“The curriculum is so different, and in the real world not everything is like, ‘This is what we need to know right now.’ It really gives us the opportunity to be prepared and not go in blind.”
A New Approach
When students registered in 2011-2012, before the Kent Innovation school building was even constructed on the Kent ISD campus, Principal Kymberly Kimber used a PowerPoint presentation to describe how things would operate. Students took a leap of faith, wanting something different than traditional education. The school, which doubled space-wise thanks to a large addition that opened last year, now operates as a ninth- through 12th-grade high school.
Kimber and 12 teachers have evolved the model into what it is today, thanks to strong communitypartnerships. Seniors are dual-enrolled at Grand Rapids Community College, earning up to 14 credits. They take electives next door at Kent Career Technical Center. Internships span industries.
Projects touch every subject area and connect with people from various backgrounds, spanning age groups and experience. Recently a class interviewed World War II veterans, developed documentaries and presented them at Wealthy Street Theatre in Grand Rapids. Another group, for a lesson in physics, worked with elementary students in Allendale on robotics.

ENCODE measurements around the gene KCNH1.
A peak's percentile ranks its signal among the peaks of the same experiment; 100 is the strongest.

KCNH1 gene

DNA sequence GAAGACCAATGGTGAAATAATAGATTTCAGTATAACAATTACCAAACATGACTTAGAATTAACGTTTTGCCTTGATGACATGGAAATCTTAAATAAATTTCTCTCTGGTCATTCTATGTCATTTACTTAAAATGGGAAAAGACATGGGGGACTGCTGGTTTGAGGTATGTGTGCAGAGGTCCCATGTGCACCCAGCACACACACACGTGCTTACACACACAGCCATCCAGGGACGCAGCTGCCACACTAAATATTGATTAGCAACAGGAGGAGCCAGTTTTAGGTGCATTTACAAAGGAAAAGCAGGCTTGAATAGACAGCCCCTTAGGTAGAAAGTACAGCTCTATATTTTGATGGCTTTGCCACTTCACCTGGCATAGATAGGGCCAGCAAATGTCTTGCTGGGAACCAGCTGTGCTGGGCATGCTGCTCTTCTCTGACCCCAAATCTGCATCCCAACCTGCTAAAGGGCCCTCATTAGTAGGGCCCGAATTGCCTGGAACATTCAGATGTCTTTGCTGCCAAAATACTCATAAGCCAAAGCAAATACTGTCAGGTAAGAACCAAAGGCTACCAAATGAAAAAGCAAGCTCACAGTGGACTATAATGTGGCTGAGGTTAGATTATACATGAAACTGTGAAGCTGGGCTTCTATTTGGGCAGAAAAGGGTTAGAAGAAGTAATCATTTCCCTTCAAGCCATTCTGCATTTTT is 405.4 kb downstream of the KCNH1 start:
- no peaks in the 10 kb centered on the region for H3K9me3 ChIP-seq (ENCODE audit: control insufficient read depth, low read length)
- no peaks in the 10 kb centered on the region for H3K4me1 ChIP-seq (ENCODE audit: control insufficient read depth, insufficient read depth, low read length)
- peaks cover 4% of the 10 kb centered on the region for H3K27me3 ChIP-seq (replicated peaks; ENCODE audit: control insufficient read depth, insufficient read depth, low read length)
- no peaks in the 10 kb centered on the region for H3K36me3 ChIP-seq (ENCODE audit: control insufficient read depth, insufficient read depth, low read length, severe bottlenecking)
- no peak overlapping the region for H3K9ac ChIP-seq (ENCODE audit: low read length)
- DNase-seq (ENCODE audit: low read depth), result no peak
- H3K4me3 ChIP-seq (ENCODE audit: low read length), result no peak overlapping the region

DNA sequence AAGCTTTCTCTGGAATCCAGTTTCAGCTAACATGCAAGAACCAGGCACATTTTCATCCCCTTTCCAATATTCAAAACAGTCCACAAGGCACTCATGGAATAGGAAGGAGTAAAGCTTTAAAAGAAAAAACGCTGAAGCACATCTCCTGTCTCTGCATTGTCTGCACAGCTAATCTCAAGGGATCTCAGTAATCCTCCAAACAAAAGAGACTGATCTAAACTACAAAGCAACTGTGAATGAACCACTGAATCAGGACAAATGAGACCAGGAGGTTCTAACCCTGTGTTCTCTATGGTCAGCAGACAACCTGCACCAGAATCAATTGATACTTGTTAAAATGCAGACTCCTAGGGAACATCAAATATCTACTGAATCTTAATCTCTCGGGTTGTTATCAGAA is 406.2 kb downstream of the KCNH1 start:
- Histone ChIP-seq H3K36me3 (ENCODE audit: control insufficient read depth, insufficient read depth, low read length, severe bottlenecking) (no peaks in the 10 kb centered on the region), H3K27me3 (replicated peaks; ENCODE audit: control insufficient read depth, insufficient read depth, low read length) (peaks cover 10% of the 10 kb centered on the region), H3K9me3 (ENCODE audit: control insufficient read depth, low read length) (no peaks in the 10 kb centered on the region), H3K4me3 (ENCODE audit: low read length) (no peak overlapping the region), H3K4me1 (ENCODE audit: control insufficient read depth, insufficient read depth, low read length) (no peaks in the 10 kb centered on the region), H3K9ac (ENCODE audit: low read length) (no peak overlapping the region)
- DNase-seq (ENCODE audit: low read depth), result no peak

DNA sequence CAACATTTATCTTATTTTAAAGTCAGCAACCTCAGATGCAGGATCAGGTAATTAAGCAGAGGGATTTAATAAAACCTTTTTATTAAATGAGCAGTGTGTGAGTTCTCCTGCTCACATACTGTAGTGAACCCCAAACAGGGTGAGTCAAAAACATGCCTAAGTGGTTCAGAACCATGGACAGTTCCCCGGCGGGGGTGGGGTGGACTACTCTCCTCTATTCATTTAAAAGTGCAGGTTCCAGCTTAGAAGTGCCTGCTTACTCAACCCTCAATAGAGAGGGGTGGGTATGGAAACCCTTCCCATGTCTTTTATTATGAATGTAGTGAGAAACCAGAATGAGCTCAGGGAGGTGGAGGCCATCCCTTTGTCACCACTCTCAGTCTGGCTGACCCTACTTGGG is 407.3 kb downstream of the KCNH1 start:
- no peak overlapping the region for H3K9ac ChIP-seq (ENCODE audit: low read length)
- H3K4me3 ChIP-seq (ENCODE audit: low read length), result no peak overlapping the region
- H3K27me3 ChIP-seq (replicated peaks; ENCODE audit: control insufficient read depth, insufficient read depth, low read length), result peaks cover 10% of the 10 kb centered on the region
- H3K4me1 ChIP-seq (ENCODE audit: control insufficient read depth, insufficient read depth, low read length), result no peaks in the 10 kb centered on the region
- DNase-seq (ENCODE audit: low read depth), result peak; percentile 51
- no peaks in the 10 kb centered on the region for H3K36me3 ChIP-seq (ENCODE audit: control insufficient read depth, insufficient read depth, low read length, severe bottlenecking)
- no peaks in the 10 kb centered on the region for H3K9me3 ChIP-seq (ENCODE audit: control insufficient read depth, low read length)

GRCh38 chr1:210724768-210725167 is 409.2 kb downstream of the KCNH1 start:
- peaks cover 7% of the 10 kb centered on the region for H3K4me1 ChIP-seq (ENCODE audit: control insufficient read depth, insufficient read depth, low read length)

The school’s launch was initiated by Kent ISD administrators and local district superintendents who saw a demand for the school. Each year, 100 students begin as freshman representing all 20 districts. Demographics resemble a typical public high school. Currently, there is a 7 percent special-education population; 40 percent of students qualify for free or reduced lunch and 20 percent are minority students.
“Kent Innovation High constitutes the research and development component for every high school in Kent county. The innovative approaches to teaching and learning honed at KIH benefit not only KIH students, but they are exported and benefit every teacher and student in the county. We are thrilled that Forest Hills students and teachers can play a role in helping KIH advance education in West Michigan.” – Forest Hills Superintendent Dan Behm